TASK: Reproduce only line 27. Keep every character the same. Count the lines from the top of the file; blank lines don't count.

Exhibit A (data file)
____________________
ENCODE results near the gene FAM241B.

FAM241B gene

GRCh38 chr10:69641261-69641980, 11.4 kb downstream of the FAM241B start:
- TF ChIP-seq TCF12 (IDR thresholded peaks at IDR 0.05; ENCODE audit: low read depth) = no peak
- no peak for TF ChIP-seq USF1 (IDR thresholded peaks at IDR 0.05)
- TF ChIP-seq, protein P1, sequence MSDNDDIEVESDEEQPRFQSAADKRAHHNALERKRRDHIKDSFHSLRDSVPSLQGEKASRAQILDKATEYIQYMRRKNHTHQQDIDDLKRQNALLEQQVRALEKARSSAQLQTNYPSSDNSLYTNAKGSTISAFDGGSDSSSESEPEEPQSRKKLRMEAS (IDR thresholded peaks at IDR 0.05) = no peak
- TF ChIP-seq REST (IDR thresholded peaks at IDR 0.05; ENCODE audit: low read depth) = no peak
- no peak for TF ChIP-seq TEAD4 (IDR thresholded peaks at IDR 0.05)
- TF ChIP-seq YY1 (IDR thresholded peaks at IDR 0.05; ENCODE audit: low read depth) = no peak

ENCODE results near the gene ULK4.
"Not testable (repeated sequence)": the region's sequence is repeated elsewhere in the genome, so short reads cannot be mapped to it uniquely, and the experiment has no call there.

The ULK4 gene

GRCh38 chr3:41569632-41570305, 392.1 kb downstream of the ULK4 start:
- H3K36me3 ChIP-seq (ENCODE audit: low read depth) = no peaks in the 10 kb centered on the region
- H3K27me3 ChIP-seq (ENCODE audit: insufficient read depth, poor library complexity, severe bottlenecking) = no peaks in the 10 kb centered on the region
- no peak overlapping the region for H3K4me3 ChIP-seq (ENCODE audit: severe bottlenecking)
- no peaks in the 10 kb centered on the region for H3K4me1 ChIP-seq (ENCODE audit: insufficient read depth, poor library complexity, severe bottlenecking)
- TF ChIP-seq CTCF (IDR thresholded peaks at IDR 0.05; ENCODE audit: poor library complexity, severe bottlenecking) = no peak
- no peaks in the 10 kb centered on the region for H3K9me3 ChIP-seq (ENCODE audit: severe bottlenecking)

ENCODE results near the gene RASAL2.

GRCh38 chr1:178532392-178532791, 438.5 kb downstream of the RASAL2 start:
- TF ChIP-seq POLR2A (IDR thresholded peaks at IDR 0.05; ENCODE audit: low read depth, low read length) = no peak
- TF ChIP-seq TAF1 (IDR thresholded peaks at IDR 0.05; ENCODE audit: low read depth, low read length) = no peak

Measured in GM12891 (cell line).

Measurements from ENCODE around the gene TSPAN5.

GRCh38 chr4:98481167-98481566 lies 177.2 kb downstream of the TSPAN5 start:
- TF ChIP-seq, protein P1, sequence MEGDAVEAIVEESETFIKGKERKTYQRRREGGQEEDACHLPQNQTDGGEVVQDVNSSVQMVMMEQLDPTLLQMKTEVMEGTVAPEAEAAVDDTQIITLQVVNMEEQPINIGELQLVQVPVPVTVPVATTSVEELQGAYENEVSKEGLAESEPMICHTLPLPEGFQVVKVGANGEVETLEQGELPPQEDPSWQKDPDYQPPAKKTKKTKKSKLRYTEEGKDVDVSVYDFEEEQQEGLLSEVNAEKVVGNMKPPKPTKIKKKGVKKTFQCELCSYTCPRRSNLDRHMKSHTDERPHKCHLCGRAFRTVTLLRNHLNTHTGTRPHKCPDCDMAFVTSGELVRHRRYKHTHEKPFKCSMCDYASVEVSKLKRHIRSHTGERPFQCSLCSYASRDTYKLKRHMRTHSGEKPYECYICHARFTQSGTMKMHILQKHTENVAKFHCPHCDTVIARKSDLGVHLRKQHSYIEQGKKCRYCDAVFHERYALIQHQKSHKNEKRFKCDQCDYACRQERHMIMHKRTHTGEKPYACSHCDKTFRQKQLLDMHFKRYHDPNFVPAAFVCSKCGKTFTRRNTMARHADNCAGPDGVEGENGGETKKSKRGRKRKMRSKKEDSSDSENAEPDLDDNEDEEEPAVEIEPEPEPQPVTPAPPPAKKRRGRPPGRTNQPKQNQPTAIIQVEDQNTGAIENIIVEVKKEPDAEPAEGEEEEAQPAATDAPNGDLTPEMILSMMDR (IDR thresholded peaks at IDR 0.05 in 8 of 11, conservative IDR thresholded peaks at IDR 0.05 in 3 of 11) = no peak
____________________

- TF ChIP-seq, protein P1, sequence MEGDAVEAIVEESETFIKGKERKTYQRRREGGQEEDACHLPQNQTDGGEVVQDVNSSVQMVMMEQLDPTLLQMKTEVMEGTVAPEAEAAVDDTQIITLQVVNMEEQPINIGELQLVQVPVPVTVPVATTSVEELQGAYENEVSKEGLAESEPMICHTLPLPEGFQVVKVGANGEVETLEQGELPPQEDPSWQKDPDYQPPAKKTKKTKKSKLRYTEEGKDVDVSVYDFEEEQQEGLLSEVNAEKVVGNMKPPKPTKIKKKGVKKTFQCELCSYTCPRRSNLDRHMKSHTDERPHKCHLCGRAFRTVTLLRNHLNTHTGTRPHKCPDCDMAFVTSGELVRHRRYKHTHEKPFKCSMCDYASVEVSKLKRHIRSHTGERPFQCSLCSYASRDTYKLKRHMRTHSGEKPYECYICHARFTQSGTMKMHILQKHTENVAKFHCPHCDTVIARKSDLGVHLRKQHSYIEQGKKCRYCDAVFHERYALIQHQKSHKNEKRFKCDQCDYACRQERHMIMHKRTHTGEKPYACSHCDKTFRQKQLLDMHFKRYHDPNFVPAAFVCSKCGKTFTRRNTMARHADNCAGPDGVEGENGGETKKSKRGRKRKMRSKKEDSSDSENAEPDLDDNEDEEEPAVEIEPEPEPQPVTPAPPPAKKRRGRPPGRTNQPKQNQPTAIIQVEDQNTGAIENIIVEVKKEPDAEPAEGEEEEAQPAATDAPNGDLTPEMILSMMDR (IDR thresholded peaks at IDR 0.05 in 8 of 11, conservative IDR thresholded peaks at IDR 0.05 in 3 of 11) = no peak